In addition to theory of mind, we address an additional form of inference, which we call theory of world. Where theory of mind requires the inference and representation of a character’s implicit thoughts and emotions, theory of world requires the inference and representation of a world’s implicit laws and systems, potentially including such things as laws of physics, systems of social organization, and public history. Both texts, for example, include a sentence that begins: “He was awake in his bunk just a few hours ago, staring at …”; the narrative realism version then continues: “… the shadows of his ceiling slowly ebbing to pink, when the delivery kid’s bicycle rattled onto the gravel of his driveway,” while the science fiction version continues: “… the gray of his sky-replicating ceiling slowly ebbing to pink, when the satellite dish mounted above his quarters started grinding into position to receive the day’s messages relayed from Earth.” Although theory of world would be present in both Narrative Realism and Science Fiction, because Narrative Realism’s world is a representation of the reader’s world, theory of world demands are minimal. Because science fiction often depicts worlds that differ significantly from a reader’s world, theory of world demands would be higher. The narrative-realism text then should promote theory of mind but not theory of world, and the science-fiction text should promote theory of mind to the same degree as the narrative-realism text and theory of world to a greater degree.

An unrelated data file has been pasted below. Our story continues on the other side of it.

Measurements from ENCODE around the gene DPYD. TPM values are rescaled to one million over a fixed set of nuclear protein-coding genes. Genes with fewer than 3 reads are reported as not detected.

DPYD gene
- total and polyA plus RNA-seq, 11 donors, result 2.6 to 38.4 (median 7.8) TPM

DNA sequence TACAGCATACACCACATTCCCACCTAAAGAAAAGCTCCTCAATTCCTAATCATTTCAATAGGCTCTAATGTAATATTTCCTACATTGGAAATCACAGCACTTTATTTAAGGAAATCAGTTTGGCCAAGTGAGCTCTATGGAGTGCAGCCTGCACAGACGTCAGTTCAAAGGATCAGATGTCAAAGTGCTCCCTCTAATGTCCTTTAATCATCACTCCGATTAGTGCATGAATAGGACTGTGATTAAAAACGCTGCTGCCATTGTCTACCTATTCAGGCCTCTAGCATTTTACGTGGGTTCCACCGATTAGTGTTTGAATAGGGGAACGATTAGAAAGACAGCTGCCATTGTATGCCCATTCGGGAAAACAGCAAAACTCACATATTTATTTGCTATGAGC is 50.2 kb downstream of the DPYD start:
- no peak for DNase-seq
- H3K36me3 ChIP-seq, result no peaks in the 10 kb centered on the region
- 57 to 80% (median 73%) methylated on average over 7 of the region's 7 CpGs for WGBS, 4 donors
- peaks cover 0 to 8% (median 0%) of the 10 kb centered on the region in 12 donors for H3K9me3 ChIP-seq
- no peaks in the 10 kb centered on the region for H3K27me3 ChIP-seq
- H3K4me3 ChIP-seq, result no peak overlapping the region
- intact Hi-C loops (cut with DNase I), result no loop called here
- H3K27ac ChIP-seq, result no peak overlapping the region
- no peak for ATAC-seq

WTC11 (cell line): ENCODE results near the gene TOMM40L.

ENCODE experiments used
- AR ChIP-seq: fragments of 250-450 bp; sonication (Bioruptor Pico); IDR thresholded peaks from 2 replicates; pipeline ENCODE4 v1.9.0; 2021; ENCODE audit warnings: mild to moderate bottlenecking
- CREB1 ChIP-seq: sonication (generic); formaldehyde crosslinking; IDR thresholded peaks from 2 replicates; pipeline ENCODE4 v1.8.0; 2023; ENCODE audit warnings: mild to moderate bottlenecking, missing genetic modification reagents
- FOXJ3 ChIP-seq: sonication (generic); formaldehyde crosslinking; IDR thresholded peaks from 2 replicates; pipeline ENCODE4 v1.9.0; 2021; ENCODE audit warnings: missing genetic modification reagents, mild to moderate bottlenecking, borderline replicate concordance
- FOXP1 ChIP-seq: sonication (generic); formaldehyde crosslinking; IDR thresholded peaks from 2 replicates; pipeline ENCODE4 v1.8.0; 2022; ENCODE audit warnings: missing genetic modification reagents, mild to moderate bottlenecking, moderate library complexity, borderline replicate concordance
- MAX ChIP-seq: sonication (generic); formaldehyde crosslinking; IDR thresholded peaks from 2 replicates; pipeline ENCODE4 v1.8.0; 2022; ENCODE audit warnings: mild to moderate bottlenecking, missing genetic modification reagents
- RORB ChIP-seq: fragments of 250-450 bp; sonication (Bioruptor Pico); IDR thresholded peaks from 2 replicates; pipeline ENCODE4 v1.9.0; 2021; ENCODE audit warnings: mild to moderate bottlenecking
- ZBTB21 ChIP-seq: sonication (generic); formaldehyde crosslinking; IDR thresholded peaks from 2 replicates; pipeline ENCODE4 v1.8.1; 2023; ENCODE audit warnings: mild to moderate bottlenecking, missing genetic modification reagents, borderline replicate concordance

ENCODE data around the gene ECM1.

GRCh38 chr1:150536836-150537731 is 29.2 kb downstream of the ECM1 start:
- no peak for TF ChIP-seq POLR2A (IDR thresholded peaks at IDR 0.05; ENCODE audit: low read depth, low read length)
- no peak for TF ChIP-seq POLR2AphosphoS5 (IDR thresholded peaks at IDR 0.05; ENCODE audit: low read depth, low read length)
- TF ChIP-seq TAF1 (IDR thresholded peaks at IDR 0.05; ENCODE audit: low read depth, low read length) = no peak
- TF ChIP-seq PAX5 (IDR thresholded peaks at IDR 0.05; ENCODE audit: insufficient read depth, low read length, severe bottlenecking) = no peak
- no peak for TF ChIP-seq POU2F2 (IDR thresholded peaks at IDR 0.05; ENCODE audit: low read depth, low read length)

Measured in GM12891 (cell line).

Such an understanding, however, treats both theory of mind and theory of world as intrinsic qualities, while ignoring the role of extrinsic influences. The term “narrative realism” is sometimes conflated with the term “literary fiction” because narrative realism is a genre distinct from “genre fiction” and exists only in the sometimes mislabeled category of “literary fiction.” But if literary fiction is defined by theory of mind, a story’s setting, whether realistic or fantastical, indicates nothing about its literariness. However, while neither narrative realism nor science fiction then are more likely to be literary in terms of intrinsic qualities, we hypothesize that the narrative-realism text is more likely to be extrinsically identified as literary and that the science-fiction text is more likely to be extrinsically identified as nonliterary. Because theory of world is more prevalent in science fiction than in narrative realism, the promotion of theory of world processing is also more likely to be extrinsically identified as nonliterary.